Critics believe the CDC is as guilty as China of aiding and abetting the spread of COVID-19 by telling the American people that it was unnecessary, ineffective, and even would increase their chances for infection by wearing a mask in response to COVID-19 — a position which they later partially reversed. Even so, the CDC still does not recommend wearing surgical masks or N95 respirators, but rather supports “wearing cloth face coverings in public settings,” which are less than half as effective at stopping most viral transmissions and 11.5 times less effective at stopping influenza-like illnesses (ILIs). The CDC further diminished its credibility stating that surgical masks will not protect the public from viral transmission because the sides of the mask do not form a tight seal. The truth is a study funded by the CDC found that surgical masks are as effective as N-95 respirators at preventing the transmission of flu and other respiratory viruses to the wearer, and there is no difference in the incidence of viral respiratory transmission among health care workers wearing either a surgical mask or N-95 respirator.

This in and of itself is bad enough, but then the CDC put the proverbial final nail in the coffin telling people they are safe if they maintain a six-foot differential from others when in public. The reality is pathogen-bearing droplets of all sizes can travel 4 times that distance (23 to 27 feet.)

Tyvek suits, goggles, gloves, and masks are all critical parts of personal protective equipment. (Wikipedia)

Of course, anyone with the sense of a dishrag would know the CDC is being less than forthright when the statement is predicated with “Most people should not use medical masks—either loose-fitting surgical masks or the more snug N95s—because these should be reserved for healthcare professionals who need them to protect against COVID-19 while in close contact with patients.” This can be construed by critics as another way of saying “We need to keep the physicians healthy who are around sick people because we can’t afford to lose too many of them, but you aren’t important enough to merit the same protection if you are around sick people while getting groceries for your kids who may then become orphans and grow up in poverty if you get sick and die.”

There is a great misconception the United States shut down its economy because of the COVID-19 virus. I believe the United States shut down its economy because it could not manufacture the personal protective equipment and medical devices needed to keep its economy open.

Ventilators required to keep people with severe COVID-19 infections alive are manufactured in China. And while 3M does make some N-95 masks in the United States (most are made in China), it can only make about 50 million of the 300 million needed per month for this pandemic.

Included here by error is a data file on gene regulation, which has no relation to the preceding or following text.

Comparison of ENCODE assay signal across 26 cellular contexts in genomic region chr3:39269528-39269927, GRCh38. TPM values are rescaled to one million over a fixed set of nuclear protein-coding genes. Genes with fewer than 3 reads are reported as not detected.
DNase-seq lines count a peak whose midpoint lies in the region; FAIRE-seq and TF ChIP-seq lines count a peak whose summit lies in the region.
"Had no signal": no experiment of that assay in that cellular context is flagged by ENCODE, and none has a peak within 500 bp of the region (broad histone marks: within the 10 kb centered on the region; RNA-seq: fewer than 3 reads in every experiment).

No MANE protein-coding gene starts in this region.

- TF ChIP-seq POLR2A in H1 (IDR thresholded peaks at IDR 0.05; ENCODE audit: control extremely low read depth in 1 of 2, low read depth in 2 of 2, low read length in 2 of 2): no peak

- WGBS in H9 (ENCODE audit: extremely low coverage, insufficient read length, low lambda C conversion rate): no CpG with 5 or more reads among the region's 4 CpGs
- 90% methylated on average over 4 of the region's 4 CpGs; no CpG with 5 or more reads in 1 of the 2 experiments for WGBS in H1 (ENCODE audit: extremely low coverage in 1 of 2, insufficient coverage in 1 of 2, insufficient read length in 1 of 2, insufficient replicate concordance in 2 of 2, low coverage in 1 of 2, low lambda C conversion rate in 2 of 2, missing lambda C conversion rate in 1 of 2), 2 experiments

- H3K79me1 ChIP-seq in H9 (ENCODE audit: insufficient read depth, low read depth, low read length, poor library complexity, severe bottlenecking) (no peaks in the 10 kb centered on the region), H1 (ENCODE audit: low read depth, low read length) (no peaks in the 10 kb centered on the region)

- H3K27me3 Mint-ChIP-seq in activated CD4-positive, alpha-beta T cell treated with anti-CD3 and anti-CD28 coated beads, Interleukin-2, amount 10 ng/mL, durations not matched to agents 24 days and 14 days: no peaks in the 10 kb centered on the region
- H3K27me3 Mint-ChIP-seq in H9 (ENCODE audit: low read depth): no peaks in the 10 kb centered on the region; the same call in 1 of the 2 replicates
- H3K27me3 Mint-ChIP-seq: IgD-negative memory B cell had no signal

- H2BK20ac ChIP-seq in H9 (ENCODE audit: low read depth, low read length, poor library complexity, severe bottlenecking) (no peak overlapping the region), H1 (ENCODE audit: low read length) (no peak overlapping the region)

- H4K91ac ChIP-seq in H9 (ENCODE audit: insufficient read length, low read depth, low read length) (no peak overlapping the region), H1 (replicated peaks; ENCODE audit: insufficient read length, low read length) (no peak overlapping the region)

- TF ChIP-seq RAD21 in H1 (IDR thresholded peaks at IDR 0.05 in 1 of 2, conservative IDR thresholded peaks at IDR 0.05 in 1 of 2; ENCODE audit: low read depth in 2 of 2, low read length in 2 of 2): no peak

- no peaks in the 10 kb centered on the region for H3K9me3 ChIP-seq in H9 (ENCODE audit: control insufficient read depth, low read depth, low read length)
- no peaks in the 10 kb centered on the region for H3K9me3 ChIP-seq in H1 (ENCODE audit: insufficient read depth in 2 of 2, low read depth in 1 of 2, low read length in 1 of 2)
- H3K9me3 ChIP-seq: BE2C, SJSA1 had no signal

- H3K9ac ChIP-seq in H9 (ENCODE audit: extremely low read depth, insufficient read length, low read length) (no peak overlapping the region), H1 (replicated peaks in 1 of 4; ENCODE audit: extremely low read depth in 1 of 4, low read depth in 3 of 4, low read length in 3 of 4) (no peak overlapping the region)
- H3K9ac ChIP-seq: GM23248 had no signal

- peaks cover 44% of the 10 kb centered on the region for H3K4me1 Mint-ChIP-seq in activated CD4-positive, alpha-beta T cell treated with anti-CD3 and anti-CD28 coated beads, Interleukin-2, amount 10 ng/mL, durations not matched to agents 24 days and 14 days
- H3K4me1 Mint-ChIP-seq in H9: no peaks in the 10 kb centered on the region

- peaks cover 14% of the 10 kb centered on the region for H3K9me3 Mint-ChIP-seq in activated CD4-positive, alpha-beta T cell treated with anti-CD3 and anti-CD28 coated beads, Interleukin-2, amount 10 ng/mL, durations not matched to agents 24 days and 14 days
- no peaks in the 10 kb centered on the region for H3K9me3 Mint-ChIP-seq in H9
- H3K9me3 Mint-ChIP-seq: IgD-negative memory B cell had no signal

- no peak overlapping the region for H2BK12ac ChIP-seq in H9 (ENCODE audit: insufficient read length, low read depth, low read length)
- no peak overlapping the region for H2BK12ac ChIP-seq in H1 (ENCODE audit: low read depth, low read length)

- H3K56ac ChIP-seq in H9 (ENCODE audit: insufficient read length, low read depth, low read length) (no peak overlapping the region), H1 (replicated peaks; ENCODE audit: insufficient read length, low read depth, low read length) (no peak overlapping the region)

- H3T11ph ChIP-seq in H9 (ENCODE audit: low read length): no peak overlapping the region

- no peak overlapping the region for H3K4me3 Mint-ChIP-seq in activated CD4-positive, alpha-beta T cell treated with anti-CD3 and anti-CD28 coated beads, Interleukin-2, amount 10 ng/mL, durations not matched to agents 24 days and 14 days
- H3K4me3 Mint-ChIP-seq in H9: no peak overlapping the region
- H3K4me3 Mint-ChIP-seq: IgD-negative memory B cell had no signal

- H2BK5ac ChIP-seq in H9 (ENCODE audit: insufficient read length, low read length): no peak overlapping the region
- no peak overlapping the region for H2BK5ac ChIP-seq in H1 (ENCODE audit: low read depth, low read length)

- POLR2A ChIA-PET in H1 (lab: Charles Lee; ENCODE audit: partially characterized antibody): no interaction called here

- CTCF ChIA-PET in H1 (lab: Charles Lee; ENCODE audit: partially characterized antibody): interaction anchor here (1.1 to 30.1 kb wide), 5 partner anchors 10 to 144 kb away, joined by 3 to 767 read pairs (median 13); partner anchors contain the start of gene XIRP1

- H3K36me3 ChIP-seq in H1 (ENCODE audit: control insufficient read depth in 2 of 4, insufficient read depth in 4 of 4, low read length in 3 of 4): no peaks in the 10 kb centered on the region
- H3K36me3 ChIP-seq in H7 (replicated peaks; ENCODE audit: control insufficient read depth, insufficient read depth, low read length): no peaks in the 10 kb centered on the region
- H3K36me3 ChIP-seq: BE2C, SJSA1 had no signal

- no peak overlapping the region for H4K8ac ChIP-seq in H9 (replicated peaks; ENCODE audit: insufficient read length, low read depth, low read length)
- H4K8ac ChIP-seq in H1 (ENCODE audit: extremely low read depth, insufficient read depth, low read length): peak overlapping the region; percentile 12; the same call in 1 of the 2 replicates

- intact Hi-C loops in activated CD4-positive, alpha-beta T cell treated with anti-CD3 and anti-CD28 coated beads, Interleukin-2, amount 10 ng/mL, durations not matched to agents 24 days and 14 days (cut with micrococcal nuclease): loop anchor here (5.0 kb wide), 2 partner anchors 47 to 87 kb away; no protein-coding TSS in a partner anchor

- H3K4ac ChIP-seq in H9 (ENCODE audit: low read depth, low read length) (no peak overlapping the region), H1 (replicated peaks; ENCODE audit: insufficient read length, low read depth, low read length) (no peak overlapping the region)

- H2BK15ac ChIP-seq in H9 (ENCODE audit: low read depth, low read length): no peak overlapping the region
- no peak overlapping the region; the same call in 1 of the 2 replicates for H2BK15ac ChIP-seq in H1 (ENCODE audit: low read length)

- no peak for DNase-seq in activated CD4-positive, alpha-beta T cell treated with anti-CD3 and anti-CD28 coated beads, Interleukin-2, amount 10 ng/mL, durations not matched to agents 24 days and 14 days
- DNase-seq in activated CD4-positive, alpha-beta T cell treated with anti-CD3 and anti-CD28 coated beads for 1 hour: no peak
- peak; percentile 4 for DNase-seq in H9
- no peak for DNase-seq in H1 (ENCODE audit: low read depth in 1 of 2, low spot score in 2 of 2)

In a great display of patriotism, 3M chose to sell the N-95 masks it makes in the US to countries, which outbid states in need of them. That is until the President ordered the planes containing the masks to return to the United States. Unfortunately, the President cannot do that with antibiotics, because not a single one is manufactured on U.S. soil anymore.

New York has emerged as the epicenter of the COVID-19 outbreak, and much of this was due to state government mismanagement. New York officials downplayed the severity of COVID-19 and even encouraged New Yorkers to continue to gather in large groups.

Governor Andrew Cuomo is accusing the federal government of deciding who should live and die by not sending New York all the ventilators it requested, yet apparently he himself has no problem condemning people upstate to death by using the National Guard to steal ventilators from the hospitals upstate who were adequately prepared. After all, why should they get to live? They don’t support the NY SAFE Act and, by and large, did not vote for him. (It seems odd Andy should be requesting anything from the federal government because he has contended New York had all the resources it needed for illegal aliens.)

Several years ago, New York was warned its stockpile of ventilators was too short by several thousand, but instead of buying more ventilators implemented a plan to ration them if necessary. Now it will get to put that brilliant public health plan into action. Cuomo is now saying the worst is over, and if New Yorkers maintain adequate social distancing and wear cloth masks (neither of which do anything), this problem is on the mend. Someone needs to teach Andrew what a Poisson distribution is, and how momentary dips on a flattened curve are not indicative of a trending sustainable remission in illnesses.

What is most interesting is reality has gone entirely out the window with regard to this epidemic.

Politicians think providing everyone a $1,200 check is adequate to sustain people who have been out of work for months (most of which have next to nothing saved.) The stock market (which is rallying) thinks borrowing another 2 trillion dollars (or more) and allowing people to empty their retirement accounts without penalty to stay solvent is a viable plan to prosperity after the epidemic recedes.

We have a federal reserve set to start buying junk bonds (why not just let the federal reserve tell us what the Dow Jones and S&P numbers should be each day?) We expect business tax credits which will pay 28 cents on the dollar after a year’s time to sustain small businesses and their payrolls – who are going broke immediately. Last but not least, let’s not forget how a zero percent interest rate is going to help maintain the solvency of all those underfunded pension plans.

This is not going to end well – or soon.